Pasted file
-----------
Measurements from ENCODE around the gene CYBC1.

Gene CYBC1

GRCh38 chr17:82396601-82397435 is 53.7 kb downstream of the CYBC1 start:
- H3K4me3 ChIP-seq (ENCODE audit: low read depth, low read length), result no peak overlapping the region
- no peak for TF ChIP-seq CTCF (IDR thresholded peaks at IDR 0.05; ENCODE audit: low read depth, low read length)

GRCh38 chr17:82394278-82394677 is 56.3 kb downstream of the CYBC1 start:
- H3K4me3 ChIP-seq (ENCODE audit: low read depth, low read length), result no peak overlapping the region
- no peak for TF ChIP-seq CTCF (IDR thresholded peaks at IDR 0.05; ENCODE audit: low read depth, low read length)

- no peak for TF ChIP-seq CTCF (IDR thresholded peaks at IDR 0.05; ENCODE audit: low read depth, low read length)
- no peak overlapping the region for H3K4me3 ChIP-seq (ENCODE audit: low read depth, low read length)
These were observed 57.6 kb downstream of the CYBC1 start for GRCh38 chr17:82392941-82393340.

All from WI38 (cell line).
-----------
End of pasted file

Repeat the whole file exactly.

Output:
Measurements from ENCODE around the gene CYBC1.

Gene CYBC1

GRCh38 chr17:82396601-82397435 is 53.7 kb downstream of the CYBC1 start:
- H3K4me3 ChIP-seq (ENCODE audit: low read depth, low read length), result no peak overlapping the region
- no peak for TF ChIP-seq CTCF (IDR thresholded peaks at IDR 0.05; ENCODE audit: low read depth, low read length)

GRCh38 chr17:82394278-82394677 is 56.3 kb downstream of the CYBC1 start:
- H3K4me3 ChIP-seq (ENCODE audit: low read depth, low read length), result no peak overlapping the region
- no peak for TF ChIP-seq CTCF (IDR thresholded peaks at IDR 0.05; ENCODE audit: low read depth, low read length)

- no peak for TF ChIP-seq CTCF (IDR thresholded peaks at IDR 0.05; ENCODE audit: low read depth, low read length)
- no peak overlapping the region for H3K4me3 ChIP-seq (ENCODE audit: low read depth, low read length)
These were observed 57.6 kb downstream of the CYBC1 start for GRCh38 chr17:82392941-82393340.

All from WI38 (cell line).